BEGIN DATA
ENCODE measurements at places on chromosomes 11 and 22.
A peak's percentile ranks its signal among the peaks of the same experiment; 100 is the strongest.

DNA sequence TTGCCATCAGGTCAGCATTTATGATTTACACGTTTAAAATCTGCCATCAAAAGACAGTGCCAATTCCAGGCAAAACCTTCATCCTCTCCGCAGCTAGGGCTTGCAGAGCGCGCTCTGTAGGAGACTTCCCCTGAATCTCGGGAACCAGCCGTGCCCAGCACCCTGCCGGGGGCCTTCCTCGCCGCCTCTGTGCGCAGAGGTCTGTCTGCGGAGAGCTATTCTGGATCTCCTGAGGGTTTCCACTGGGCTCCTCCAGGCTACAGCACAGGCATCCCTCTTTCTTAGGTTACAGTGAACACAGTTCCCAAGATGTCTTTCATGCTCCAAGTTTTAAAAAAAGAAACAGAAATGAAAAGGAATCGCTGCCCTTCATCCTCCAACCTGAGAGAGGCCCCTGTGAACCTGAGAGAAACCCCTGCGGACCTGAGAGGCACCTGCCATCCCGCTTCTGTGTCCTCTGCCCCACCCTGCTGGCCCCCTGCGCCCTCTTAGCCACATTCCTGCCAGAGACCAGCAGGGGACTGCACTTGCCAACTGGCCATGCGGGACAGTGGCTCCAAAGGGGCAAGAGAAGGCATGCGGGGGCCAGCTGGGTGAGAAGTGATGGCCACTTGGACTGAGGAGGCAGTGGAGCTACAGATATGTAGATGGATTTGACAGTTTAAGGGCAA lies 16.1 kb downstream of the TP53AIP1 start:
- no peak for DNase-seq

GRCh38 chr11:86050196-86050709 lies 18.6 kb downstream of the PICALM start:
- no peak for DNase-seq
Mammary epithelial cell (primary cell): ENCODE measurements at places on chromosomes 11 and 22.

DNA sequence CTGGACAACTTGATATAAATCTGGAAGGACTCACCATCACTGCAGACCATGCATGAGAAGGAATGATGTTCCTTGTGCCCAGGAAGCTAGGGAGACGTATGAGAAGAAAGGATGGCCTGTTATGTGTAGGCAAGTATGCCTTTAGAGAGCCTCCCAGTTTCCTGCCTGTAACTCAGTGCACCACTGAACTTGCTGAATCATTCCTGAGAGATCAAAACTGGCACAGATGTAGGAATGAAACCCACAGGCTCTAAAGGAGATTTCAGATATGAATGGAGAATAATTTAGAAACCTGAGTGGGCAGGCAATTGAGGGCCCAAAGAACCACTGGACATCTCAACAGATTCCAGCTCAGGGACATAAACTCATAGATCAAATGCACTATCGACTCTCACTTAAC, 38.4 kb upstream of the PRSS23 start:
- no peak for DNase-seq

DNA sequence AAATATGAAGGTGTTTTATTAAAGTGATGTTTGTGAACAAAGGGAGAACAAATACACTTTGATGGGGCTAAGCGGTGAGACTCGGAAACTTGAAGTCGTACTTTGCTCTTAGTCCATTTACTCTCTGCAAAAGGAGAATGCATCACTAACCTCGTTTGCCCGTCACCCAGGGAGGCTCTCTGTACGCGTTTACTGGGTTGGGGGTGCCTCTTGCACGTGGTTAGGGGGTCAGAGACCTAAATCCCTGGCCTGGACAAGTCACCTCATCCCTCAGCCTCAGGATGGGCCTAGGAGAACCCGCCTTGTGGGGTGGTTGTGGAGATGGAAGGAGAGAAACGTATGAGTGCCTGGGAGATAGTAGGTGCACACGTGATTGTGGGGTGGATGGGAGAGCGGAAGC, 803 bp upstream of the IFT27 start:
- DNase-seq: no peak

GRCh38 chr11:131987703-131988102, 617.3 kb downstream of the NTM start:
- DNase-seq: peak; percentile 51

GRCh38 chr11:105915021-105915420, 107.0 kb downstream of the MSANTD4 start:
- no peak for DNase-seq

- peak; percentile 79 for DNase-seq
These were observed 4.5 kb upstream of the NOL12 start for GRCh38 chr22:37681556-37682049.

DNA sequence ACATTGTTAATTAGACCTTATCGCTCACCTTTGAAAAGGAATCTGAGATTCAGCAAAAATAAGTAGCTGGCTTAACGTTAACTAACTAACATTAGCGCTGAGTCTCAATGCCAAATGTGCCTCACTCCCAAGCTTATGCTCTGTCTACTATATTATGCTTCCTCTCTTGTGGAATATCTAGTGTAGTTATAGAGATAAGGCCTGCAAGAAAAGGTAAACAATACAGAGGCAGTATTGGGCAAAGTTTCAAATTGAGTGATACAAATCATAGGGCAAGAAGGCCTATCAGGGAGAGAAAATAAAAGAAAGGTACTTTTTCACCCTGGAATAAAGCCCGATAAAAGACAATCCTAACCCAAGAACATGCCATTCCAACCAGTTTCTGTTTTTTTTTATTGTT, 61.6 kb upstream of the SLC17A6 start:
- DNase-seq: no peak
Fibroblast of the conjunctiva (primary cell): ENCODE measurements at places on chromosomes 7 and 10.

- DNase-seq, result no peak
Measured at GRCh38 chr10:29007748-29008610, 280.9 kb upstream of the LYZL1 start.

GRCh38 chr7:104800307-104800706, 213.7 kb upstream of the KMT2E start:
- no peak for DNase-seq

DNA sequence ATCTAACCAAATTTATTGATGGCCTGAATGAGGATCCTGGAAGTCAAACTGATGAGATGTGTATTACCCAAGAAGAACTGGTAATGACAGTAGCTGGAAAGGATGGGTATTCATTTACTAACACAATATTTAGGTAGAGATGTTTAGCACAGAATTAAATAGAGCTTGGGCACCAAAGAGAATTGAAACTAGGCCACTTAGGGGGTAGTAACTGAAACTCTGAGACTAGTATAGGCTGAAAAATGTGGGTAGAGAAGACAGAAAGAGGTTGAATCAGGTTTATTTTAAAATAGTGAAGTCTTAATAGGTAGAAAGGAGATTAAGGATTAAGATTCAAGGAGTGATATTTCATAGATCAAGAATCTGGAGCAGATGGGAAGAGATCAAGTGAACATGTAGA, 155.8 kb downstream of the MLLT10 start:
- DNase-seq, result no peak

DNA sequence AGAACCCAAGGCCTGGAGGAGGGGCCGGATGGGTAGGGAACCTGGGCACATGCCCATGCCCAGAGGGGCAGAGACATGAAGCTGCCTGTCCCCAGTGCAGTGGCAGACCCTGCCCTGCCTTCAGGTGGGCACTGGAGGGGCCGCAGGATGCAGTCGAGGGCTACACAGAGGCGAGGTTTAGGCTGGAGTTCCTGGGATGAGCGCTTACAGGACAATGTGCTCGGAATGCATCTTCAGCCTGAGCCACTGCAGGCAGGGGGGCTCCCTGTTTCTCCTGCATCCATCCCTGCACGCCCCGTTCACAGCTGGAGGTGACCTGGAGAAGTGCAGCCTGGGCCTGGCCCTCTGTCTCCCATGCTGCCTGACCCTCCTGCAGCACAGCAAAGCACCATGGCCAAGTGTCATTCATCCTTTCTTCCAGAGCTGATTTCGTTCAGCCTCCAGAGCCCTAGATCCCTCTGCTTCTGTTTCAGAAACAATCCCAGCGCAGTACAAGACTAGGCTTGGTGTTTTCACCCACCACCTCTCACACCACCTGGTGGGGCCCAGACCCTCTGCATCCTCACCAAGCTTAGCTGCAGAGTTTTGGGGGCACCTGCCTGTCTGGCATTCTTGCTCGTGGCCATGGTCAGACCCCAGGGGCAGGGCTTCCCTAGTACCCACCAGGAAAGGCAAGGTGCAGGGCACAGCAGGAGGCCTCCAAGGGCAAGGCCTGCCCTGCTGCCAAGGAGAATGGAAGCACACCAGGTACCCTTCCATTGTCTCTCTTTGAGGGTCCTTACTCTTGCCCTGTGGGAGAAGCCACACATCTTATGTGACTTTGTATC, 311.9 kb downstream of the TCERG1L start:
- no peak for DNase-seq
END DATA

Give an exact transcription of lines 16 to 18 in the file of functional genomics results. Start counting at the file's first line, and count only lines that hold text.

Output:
- peak; percentile 79 for DNase-seq
These were observed 4.5 kb upstream of the NOL12 start for GRCh38 chr22:37681556-37682049.

DNA sequence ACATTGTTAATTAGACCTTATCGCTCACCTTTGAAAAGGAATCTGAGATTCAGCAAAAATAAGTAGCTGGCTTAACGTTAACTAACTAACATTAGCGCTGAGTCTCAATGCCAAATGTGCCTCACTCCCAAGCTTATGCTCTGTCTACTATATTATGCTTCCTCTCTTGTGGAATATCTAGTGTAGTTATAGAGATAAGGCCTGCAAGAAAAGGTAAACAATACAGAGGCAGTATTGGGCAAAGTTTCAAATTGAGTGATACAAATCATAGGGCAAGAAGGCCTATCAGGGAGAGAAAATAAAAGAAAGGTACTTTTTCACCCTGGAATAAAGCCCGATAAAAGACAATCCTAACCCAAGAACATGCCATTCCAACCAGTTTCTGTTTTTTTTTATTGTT, 61.6 kb upstream of the SLC17A6 start: